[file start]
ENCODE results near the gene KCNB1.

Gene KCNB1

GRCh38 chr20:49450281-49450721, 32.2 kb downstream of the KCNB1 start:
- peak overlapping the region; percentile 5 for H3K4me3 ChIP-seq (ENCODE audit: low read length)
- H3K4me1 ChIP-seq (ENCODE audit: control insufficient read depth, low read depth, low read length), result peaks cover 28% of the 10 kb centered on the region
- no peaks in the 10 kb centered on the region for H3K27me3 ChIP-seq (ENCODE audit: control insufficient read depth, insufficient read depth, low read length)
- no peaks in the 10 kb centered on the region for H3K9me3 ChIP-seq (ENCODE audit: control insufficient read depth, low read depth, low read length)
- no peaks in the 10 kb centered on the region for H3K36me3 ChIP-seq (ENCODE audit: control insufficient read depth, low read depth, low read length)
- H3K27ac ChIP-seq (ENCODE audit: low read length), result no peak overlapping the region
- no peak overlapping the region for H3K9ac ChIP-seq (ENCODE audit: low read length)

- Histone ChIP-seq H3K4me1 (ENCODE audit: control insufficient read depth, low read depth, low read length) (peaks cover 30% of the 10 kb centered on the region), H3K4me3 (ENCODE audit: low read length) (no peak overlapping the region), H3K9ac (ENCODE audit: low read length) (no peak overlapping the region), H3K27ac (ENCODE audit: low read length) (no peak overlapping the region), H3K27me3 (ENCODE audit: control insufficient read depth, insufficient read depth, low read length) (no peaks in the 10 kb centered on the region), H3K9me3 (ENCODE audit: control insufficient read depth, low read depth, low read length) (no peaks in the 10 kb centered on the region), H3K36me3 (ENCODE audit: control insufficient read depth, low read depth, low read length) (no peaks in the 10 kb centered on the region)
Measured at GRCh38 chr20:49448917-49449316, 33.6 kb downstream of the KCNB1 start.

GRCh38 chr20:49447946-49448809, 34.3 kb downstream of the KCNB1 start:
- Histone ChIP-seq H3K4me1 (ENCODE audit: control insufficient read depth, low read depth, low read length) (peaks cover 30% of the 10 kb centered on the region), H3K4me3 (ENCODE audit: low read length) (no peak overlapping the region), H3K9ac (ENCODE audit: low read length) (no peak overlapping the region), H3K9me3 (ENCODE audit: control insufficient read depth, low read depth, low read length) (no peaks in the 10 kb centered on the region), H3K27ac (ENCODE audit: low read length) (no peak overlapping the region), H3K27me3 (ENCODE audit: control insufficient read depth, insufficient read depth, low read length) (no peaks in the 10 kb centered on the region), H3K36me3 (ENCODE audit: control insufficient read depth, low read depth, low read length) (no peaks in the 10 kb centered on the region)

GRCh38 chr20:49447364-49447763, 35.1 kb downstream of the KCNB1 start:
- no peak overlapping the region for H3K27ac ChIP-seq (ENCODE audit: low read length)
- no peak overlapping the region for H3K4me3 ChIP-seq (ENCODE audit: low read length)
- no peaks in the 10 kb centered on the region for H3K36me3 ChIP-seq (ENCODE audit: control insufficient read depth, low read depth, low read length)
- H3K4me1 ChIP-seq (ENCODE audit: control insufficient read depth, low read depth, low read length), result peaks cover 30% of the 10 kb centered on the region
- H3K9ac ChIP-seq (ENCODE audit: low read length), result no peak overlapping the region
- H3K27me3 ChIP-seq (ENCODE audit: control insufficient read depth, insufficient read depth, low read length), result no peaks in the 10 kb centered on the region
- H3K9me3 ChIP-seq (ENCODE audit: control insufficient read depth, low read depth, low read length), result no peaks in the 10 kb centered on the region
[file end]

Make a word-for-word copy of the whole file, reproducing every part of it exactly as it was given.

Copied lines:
ENCODE results near the gene KCNB1.

Gene KCNB1

GRCh38 chr20:49450281-49450721, 32.2 kb downstream of the KCNB1 start:
- peak overlapping the region; percentile 5 for H3K4me3 ChIP-seq (ENCODE audit: low read length)
- H3K4me1 ChIP-seq (ENCODE audit: control insufficient read depth, low read depth, low read length), result peaks cover 28% of the 10 kb centered on the region
- no peaks in the 10 kb centered on the region for H3K27me3 ChIP-seq (ENCODE audit: control insufficient read depth, insufficient read depth, low read length)
- no peaks in the 10 kb centered on the region for H3K9me3 ChIP-seq (ENCODE audit: control insufficient read depth, low read depth, low read length)
- no peaks in the 10 kb centered on the region for H3K36me3 ChIP-seq (ENCODE audit: control insufficient read depth, low read depth, low read length)
- H3K27ac ChIP-seq (ENCODE audit: low read length), result no peak overlapping the region
- no peak overlapping the region for H3K9ac ChIP-seq (ENCODE audit: low read length)

- Histone ChIP-seq H3K4me1 (ENCODE audit: control insufficient read depth, low read depth, low read length) (peaks cover 30% of the 10 kb centered on the region), H3K4me3 (ENCODE audit: low read length) (no peak overlapping the region), H3K9ac (ENCODE audit: low read length) (no peak overlapping the region), H3K27ac (ENCODE audit: low read length) (no peak overlapping the region), H3K27me3 (ENCODE audit: control insufficient read depth, insufficient read depth, low read length) (no peaks in the 10 kb centered on the region), H3K9me3 (ENCODE audit: control insufficient read depth, low read depth, low read length) (no peaks in the 10 kb centered on the region), H3K36me3 (ENCODE audit: control insufficient read depth, low read depth, low read length) (no peaks in the 10 kb centered on the region)
Measured at GRCh38 chr20:49448917-49449316, 33.6 kb downstream of the KCNB1 start.

GRCh38 chr20:49447946-49448809, 34.3 kb downstream of the KCNB1 start:
- Histone ChIP-seq H3K4me1 (ENCODE audit: control insufficient read depth, low read depth, low read length) (peaks cover 30% of the 10 kb centered on the region), H3K4me3 (ENCODE audit: low read length) (no peak overlapping the region), H3K9ac (ENCODE audit: low read length) (no peak overlapping the region), H3K9me3 (ENCODE audit: control insufficient read depth, low read depth, low read length) (no peaks in the 10 kb centered on the region), H3K27ac (ENCODE audit: low read length) (no peak overlapping the region), H3K27me3 (ENCODE audit: control insufficient read depth, insufficient read depth, low read length) (no peaks in the 10 kb centered on the region), H3K36me3 (ENCODE audit: control insufficient read depth, low read depth, low read length) (no peaks in the 10 kb centered on the region)

GRCh38 chr20:49447364-49447763, 35.1 kb downstream of the KCNB1 start:
- no peak overlapping the region for H3K27ac ChIP-seq (ENCODE audit: low read length)
- no peak overlapping the region for H3K4me3 ChIP-seq (ENCODE audit: low read length)
- no peaks in the 10 kb centered on the region for H3K36me3 ChIP-seq (ENCODE audit: control insufficient read depth, low read depth, low read length)
- H3K4me1 ChIP-seq (ENCODE audit: control insufficient read depth, low read depth, low read length), result peaks cover 30% of the 10 kb centered on the region
- H3K9ac ChIP-seq (ENCODE audit: low read length), result no peak overlapping the region
- H3K27me3 ChIP-seq (ENCODE audit: control insufficient read depth, insufficient read depth, low read length), result no peaks in the 10 kb centered on the region
- H3K9me3 ChIP-seq (ENCODE audit: control insufficient read depth, low read depth, low read length), result no peaks in the 10 kb centered on the region